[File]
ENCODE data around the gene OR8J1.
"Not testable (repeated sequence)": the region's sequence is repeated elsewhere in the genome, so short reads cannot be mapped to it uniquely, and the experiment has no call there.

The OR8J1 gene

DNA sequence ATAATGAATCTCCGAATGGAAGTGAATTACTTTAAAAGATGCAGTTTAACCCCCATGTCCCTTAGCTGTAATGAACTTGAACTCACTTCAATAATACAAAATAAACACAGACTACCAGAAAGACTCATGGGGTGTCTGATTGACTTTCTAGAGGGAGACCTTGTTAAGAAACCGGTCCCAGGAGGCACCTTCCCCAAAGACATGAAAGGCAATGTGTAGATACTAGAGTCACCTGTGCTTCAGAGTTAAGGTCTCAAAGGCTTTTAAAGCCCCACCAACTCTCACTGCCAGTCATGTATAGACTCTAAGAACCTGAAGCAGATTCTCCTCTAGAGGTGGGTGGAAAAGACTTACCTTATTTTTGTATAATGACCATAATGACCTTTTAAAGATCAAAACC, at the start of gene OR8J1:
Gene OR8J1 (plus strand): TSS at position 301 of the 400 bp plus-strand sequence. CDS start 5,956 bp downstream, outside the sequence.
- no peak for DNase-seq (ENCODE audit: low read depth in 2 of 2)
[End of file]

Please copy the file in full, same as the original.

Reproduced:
ENCODE data around the gene OR8J1.
"Not testable (repeated sequence)": the region's sequence is repeated elsewhere in the genome, so short reads cannot be mapped to it uniquely, and the experiment has no call there.

The OR8J1 gene

DNA sequence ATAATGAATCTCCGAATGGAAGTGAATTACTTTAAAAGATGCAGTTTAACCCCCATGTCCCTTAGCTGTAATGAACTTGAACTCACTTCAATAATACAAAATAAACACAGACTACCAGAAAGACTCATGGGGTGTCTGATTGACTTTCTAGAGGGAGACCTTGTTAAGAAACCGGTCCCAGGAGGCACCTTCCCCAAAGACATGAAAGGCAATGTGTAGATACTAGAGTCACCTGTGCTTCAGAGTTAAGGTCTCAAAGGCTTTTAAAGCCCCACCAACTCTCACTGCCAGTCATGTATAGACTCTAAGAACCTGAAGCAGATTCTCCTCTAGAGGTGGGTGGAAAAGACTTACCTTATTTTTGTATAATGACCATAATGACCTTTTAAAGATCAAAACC, at the start of gene OR8J1:
Gene OR8J1 (plus strand): TSS at position 301 of the 400 bp plus-strand sequence. CDS start 5,956 bp downstream, outside the sequence.
- no peak for DNase-seq (ENCODE audit: low read depth in 2 of 2)